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Big Tech Shares Slide as Prospect of Antitrust Scrutiny Mounts
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Big Tech Shares Slide as Prospect of Antitrust Scrutiny Mounts

Publié par
New York Times
le
30 mai 2019

Google, Amazon, Facebook and Apple were all lower, following reports that the tech giants are facing greater scrutiny from antitrust regulators in the Justice Department and Federal Trade Commission.

Technology stocks tumbled on Monday, as declines in the biggest companies in the sector punctuated an otherwise quiet day on Wall Street.

Google, Amazon, Facebook and Apple were all lower, following reports that the tech giants are facing greater scrutiny from antitrust regulators in the Justice Department and Federal Trade Commission. The technology-heavy Nasdaq index fell by 1.6 percent, bringing its decline from an early May record to 10 percent.

Regulators appear to be splitting up oversight of the four companies. The Justice Department is exploring an investigation of Google’s advertising and search business, and will oversee antitrust complaints over Apple. The F.T.C. will look into anticompetitive practices at Amazon and Facebook.

The delegation of responsibility does not mean that official investigations have been opened, or will be.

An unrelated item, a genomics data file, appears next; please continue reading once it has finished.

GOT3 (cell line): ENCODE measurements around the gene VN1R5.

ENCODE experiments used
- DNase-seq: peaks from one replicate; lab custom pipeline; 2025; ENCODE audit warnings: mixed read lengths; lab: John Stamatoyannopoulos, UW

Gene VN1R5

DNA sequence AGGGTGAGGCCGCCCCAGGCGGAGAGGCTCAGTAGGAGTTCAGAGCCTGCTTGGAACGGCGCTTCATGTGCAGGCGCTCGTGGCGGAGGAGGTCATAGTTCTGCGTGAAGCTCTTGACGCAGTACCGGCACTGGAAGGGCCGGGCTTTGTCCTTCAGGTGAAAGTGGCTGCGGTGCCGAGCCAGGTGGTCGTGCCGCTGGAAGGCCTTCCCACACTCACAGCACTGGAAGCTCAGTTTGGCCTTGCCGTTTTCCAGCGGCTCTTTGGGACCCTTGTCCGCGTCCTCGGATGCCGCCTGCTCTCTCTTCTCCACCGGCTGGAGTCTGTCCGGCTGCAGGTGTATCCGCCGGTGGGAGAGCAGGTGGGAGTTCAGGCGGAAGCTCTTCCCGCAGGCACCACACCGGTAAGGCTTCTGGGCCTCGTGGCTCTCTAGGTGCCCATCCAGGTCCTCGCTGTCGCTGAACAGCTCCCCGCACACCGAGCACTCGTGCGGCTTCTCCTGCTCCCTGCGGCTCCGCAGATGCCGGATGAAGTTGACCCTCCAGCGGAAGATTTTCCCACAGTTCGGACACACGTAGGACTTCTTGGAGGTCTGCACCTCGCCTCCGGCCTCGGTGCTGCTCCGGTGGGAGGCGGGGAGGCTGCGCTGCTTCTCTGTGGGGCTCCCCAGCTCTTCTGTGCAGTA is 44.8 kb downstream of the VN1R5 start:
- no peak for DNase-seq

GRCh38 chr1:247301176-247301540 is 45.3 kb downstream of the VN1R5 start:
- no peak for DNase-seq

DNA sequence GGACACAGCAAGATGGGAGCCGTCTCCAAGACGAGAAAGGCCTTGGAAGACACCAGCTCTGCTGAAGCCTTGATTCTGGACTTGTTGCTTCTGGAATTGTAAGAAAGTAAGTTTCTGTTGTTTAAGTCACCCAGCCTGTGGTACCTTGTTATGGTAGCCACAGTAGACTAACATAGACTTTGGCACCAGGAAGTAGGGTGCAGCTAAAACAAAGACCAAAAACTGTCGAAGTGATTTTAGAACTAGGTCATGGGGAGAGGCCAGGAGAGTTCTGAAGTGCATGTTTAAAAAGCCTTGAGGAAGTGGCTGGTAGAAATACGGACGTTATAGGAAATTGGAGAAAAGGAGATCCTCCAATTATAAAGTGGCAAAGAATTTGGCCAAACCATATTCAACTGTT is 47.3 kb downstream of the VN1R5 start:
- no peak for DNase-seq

Still, investors reacted to the reports by dumping shares of all four companies. Shares of Facebook fell more than 7 percent, while Google’s parent, Alphabet, fell by about 6 percent. Amazon was down 4.6 percent, while Apple was 1 percent lower.

The F.T.C. in February said that it was creating an antitrust task force to look at the tech industry. It is also negotiating with Facebook over a fine for violating a 2011 privacy settlement, which could be as high as $5 billion.

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But the addition of the Justice Department to antitrust oversight points to American regulators’ growing unease with the clout wielded by a handful of Silicon Valley businesses.

The broader S&P 500 index was down slightly, but

investors remained watchful of developments on the trade front, after stocks suffered their sharpest monthly decline this year in May with a 6.6 percent drop. That nervousness lingered in the bond market Monday, with the yield on 10-year Treasury bonds falling, suggesting that investors increasingly believe trade tensions could hinder world economic growth.

On Sunday, China issued a defiant note with a white paper blaming the United States for starting the trade war between the two countries, suggesting that breaking the impasse will be difficult. Two days earlier, the Chinese government threatened to put American companies and individuals on a blacklist if they stopped supplying their Chinese partners.

But stocks were bolstered in part by rising expectations that the Federal Reserve could start cutting interest rates in response to the rising trade tensions. In a prepared statement, St. Louis Federal Reserve President James Bullard on Monday said lower Fed rates “may be warranted soon.”

© New York Times

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